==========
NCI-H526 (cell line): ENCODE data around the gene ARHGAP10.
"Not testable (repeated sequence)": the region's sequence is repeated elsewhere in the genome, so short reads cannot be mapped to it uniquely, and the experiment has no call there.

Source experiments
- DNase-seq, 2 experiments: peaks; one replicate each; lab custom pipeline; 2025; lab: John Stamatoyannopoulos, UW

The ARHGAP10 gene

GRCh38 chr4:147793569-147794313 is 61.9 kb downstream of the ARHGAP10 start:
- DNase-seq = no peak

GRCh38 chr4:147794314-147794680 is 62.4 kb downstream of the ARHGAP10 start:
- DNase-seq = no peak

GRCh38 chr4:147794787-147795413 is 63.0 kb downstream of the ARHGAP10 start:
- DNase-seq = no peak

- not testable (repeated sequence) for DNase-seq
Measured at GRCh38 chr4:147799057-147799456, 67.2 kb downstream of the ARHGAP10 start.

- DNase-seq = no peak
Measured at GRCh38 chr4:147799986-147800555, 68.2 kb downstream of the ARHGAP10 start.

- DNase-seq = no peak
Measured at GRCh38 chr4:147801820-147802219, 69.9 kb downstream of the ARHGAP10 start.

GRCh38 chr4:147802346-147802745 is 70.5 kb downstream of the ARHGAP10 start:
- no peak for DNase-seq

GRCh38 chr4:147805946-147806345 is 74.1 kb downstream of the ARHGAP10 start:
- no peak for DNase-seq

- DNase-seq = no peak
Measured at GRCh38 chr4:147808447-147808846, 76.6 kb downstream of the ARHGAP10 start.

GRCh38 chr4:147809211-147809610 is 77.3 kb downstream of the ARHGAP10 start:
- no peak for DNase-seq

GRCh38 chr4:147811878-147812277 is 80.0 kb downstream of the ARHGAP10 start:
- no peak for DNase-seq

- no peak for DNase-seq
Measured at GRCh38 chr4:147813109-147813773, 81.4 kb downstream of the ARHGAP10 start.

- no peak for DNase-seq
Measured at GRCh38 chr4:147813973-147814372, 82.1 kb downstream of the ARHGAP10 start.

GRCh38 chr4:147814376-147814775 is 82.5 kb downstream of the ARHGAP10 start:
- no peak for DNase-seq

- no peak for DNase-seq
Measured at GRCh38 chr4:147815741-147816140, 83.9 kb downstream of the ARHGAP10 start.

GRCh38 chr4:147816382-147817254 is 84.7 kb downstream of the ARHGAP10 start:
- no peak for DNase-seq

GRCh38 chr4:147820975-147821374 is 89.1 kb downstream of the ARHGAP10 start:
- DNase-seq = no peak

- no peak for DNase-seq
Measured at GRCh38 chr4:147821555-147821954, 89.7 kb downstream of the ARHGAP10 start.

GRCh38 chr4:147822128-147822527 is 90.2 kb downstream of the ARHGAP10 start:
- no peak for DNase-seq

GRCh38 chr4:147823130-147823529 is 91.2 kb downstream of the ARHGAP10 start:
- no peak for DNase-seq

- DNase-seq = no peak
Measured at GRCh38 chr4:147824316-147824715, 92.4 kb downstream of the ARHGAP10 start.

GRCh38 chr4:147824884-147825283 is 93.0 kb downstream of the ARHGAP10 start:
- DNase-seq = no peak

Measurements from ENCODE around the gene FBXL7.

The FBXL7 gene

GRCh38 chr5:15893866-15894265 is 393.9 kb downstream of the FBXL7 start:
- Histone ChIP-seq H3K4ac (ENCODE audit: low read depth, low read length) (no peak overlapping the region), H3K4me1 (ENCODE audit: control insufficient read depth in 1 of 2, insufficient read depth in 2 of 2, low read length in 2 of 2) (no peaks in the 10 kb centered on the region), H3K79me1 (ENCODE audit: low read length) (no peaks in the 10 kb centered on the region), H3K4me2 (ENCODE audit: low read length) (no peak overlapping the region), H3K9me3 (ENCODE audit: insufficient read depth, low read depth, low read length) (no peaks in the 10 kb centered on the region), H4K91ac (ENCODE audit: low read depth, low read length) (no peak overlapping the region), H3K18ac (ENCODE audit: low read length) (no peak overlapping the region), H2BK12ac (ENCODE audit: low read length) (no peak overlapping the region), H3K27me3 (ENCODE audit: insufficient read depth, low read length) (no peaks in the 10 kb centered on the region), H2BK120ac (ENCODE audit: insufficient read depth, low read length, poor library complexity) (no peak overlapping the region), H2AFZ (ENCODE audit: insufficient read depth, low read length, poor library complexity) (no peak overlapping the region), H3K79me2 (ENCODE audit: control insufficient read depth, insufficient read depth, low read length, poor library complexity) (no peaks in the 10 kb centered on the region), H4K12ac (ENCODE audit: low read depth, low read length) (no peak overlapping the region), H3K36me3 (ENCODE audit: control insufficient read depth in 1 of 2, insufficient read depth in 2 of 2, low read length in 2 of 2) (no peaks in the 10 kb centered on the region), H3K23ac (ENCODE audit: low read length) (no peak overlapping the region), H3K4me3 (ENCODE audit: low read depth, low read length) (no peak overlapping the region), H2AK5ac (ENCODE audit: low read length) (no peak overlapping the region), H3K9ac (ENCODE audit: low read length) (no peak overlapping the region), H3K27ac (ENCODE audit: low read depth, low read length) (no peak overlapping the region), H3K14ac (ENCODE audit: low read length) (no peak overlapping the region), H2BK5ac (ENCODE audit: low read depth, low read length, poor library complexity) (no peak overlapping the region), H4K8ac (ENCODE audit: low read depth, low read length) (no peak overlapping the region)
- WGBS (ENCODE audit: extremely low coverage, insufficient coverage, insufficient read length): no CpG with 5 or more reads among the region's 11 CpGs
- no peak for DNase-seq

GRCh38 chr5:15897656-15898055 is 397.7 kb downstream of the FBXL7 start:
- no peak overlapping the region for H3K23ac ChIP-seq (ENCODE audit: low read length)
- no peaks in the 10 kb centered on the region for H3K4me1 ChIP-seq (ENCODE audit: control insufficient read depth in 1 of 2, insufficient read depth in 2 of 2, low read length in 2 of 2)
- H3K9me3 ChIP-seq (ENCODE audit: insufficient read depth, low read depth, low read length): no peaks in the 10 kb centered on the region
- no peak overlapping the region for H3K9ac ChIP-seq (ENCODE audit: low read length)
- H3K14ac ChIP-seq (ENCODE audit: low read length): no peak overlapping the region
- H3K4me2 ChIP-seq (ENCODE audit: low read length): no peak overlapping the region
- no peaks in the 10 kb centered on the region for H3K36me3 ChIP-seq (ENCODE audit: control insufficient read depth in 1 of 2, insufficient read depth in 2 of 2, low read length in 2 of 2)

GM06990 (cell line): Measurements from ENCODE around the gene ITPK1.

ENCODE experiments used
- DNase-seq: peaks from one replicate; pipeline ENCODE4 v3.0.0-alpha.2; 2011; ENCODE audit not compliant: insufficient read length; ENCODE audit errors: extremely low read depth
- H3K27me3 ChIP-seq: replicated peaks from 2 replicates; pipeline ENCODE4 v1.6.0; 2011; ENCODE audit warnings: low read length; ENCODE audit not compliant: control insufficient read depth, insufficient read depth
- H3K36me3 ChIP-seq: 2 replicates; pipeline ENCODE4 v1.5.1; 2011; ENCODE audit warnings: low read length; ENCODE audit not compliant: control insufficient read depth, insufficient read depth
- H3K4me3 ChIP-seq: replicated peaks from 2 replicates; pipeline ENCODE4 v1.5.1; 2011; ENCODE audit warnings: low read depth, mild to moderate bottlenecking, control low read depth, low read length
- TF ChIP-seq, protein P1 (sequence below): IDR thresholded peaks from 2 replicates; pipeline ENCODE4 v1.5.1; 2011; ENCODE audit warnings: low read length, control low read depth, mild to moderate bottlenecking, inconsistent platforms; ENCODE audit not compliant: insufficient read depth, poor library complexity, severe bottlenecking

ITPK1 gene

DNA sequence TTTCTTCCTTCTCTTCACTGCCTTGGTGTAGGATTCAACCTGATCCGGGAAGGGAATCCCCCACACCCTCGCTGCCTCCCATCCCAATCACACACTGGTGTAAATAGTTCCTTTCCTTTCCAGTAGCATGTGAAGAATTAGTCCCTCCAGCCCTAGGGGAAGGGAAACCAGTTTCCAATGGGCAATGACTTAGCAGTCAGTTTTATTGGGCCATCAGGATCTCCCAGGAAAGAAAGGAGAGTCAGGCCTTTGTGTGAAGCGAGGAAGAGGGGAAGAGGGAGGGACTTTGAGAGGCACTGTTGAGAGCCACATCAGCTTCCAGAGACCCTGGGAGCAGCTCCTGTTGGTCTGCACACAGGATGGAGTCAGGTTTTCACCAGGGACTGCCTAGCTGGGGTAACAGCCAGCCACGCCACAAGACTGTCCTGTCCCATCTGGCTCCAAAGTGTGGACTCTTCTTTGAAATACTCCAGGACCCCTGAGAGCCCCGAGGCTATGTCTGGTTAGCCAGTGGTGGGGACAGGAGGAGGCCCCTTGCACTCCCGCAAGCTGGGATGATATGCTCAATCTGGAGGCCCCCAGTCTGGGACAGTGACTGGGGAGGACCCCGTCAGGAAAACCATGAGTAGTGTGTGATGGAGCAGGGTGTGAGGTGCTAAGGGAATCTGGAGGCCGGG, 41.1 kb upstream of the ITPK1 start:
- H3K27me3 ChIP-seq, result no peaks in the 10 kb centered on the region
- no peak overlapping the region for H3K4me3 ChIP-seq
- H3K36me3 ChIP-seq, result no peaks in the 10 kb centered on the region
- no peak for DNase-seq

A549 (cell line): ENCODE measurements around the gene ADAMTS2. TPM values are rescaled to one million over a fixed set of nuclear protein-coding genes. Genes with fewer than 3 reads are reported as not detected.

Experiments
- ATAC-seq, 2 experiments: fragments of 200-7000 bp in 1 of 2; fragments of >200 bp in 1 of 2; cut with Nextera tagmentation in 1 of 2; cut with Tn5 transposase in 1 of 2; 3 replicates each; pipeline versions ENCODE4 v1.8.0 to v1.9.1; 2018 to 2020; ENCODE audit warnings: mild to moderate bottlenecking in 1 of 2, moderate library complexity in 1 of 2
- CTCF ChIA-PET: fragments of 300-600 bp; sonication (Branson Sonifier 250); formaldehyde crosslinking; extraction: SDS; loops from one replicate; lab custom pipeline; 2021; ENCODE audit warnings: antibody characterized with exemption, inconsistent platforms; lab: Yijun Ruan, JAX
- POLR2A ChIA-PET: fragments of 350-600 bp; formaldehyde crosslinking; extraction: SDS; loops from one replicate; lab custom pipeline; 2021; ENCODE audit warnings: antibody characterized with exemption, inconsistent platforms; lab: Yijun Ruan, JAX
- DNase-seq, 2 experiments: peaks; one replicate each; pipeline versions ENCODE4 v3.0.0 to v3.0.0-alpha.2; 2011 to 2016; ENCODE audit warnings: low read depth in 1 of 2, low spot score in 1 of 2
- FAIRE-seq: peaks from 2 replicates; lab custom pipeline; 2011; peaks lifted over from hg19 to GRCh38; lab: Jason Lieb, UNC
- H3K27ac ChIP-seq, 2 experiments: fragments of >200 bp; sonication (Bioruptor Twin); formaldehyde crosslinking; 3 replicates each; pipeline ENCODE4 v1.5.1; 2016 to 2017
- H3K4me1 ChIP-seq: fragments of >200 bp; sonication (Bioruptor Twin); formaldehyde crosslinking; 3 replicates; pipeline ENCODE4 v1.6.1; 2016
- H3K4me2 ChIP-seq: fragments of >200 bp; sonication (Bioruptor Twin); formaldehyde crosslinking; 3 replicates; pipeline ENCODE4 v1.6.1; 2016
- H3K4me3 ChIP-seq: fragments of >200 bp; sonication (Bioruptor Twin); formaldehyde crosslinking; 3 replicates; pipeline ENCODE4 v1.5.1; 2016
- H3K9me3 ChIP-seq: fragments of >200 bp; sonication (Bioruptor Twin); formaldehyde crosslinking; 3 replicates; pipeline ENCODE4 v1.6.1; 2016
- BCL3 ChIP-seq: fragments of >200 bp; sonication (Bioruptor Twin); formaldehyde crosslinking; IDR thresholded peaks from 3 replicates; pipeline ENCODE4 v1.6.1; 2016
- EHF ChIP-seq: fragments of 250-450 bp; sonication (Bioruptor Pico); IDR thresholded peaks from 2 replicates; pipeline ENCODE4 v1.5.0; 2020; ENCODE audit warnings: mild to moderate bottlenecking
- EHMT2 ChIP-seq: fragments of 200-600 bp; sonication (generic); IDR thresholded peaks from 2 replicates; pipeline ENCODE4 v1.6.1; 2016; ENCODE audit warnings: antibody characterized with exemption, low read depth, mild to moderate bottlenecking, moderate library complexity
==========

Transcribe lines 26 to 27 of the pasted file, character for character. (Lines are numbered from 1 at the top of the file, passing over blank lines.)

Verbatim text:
GRCh38 chr4:147811878-147812277 is 80.0 kb downstream of the ARHGAP10 start:
- no peak for DNase-seq